H&M is kicking off Climate Week NYC with a trippy fly-through of a reimagined solar system.
A paean to the circular economy, where products and materials are remade and reused instead of shunted to the landfill or incinerator, the four-minute film will be screened at several planetariums across the United States, including the Lower East Side Girl’s Club’s East Village Planetarium in New York City, Miami’s Frost Planetarium and the Peoria Riverfront Museum in Chicago.
By visually drawing parallels between the principles of circularity with the evolution of the universe, the video is meant to both “inspire and educate” consumers on the role they can play to “create a new future and a better present,” the Swedish retailer said. By changing how products are made and used, resources can be circulated through “multiple loops of our ecosystem” for longer, it added.
“We need to rethink what is beautiful, how we value things, ending the linear economy we live in and creating circular processes,” the film’s narrator intones as meteoroid-like clothing bales spiral across the screen and a gas giant extruding luminescent threads comes into focus. “We need to repair, remake, reuse, [see] imperfection as potential and [restoration] as enchanting.”
Climate Week NYC, which started Monday, is hosted annually by the Climate Group, an international profit, in partnership with the United Nations and the city of New York to promote ambitious climate efforts ahead of the United Nations Climate Change Conference in Glasgow, Scotland, this November.
H&M parent H&M Group, the world’s second-largest apparel purveyor by revenue after Zara owner Inditex has leaned heavily into circularity amid mounting criticisms over fast fashion’s social and environmental destruction. To achieve its goal of “climate positivity,” it says, it must first become a circular business. The retailer has invested heavily in material startups such as Spinnova, which creates biodegradable fibers using Forest Stewardship Council certified wood pulp and agricultural waste, and Renewcell, which pumps out textiles derived from old jeans, T-shirts and other clothing discards. It’s working with Worn Again Technologies to bring textile-to-textile recycling to scale, the Infinited Fiber Company to create re-recyclable duds and the Hong Kong Research Institute of Textiles and Apparel to separate and recycle polyester-and-cotton blends.
The & Other Stories, Cos and Monki owner has also experimented with resale, repair and rental. In June, it helped secondhand platform Sellpy expand its reach to a total of 24 European countries. Users with access to the platform’s full features can order a bag for 1.95 euros ($2.29), fill it up with castoffs and send it back to Sellpy. Approved items are listed, priced and dispatched to their new owners.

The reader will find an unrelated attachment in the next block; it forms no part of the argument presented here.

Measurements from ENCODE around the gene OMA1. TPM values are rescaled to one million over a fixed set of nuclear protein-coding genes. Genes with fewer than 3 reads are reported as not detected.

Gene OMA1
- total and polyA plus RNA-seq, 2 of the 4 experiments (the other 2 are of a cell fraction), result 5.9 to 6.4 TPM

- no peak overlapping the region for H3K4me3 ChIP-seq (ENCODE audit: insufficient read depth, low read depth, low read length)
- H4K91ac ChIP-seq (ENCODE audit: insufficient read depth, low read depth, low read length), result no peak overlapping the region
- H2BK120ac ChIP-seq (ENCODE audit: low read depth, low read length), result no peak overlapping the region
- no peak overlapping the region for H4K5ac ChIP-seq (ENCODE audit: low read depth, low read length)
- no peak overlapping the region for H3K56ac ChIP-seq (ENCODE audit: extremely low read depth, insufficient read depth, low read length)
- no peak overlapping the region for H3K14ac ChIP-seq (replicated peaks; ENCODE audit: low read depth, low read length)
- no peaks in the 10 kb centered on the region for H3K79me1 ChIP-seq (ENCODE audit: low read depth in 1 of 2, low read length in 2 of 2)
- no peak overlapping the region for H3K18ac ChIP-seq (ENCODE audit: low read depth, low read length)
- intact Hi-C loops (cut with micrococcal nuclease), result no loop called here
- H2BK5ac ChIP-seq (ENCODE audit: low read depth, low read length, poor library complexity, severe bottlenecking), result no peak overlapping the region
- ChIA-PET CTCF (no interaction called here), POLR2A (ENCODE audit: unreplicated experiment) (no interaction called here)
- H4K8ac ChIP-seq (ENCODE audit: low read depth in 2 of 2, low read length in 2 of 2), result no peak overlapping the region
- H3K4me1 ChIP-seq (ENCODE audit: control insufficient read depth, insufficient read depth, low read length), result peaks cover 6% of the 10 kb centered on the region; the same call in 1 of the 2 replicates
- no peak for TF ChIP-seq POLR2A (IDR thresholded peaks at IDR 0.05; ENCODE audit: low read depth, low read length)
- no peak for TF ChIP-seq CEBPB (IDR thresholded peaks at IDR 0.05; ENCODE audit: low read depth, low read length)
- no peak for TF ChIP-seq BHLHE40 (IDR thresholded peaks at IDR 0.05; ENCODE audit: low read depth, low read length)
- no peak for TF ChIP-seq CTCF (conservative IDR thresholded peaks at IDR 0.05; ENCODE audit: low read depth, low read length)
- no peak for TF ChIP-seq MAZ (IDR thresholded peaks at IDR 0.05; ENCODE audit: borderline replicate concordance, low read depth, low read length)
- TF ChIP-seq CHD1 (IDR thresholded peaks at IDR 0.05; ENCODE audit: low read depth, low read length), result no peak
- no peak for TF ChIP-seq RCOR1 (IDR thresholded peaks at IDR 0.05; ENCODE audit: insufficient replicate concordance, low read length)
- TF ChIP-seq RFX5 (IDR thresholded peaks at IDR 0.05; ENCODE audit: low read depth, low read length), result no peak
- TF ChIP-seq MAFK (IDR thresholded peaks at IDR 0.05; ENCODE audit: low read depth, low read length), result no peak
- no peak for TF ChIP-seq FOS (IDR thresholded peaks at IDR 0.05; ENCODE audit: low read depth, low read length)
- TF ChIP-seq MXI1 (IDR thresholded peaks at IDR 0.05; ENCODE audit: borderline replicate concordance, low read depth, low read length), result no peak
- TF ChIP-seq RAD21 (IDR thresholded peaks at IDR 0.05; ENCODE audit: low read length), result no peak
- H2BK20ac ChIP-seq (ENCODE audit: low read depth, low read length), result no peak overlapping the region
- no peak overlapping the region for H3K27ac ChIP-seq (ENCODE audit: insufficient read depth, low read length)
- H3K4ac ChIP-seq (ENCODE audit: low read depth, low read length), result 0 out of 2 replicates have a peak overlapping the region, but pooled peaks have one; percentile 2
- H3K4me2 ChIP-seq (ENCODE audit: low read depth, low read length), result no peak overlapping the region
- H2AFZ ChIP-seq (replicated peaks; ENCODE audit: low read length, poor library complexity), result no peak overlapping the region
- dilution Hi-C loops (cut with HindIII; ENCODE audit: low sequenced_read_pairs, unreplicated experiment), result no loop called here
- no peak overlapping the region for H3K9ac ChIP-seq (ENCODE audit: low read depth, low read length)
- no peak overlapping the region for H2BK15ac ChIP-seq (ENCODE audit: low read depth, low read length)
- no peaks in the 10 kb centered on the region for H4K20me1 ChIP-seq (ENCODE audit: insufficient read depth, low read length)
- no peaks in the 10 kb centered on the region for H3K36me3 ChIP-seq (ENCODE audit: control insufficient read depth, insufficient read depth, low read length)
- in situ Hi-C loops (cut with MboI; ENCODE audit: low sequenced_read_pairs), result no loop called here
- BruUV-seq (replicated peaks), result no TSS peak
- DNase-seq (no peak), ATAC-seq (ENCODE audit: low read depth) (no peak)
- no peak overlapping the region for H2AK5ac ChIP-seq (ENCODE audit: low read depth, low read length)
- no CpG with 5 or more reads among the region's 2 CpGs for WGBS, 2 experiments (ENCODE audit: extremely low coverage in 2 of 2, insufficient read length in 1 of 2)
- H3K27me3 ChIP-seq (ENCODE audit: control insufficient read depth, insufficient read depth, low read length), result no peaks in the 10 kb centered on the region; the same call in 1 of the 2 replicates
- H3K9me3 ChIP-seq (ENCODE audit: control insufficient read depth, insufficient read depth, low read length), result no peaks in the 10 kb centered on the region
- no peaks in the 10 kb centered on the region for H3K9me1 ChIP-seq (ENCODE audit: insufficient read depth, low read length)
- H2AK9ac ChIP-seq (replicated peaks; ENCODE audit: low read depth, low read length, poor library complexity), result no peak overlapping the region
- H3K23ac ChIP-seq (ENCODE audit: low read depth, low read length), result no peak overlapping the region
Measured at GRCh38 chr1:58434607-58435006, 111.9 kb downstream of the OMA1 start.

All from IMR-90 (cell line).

Still, some of the retailer’s detractors say H&M can never be sustainable unless it reins in its volume of production, particularly when garment recycling is still at a nascent stage. Others say using promises of circularity as a way to sell more clothes is tantamount to greenwashing. The company churns out a reported 3 billion garments per year. In early 2018, H&M hit the headlines for sitting on a $4.3 billion mountain of unsold clothing. There are so many H&M dresses, shirts, pants and jackets, in fact, that one Swedish power plant stokes its generators by burning items that the fashion chain has deemed no longer fit for consumption.
Hendrik Alpen, H&M Group’s sustainability engagement manager, says he understands the criticisms but “we need to tackle the bigger question” and that each consumer purchasing fewer products each year “will not do the job.”
“Unfortunately we see increasing demand from growing middle classes in Asia and Africa, and we can’t [tell them] they are not allowed to enjoy the same lifestyle as we do,” Alpen said at a webinar organized by Fashion Takes Action, a Toronto-based advocacy group, last week. “At the same time, we see that we will hit resource boundaries. So I think we need to use a whole palette of different solutions, and one of them is to create new products that have minimal impact. And we’ve come some way—but there’s still a lot more to go—so that the total impact of however many products we make is lower than before and ultimately as close to zero as possible.”
H&M Group, a signatory of the UN Global Compact since 2001, also announced Monday that it’s been named one of 40 global LEAD companies for its commitment to the initiative and its 10 principles for responsible business. It’s the only apparel brand on the list, which represents the “highest level of engagement” with the UN Global Compact, according to the organization.
“While it’s an honor to be the only fashion company on the list, this also encourages us in our ambition to lead our industry by example and inspire more industry players to join forces,” Leyla Ertur, the retailer’s head of sustainability at H&M Group, said in a statement. “This initiative is a great example of how collaboration for responsible business practices and sustainable innovations can contribute to a powerful change that goes way beyond our own organization and industry.”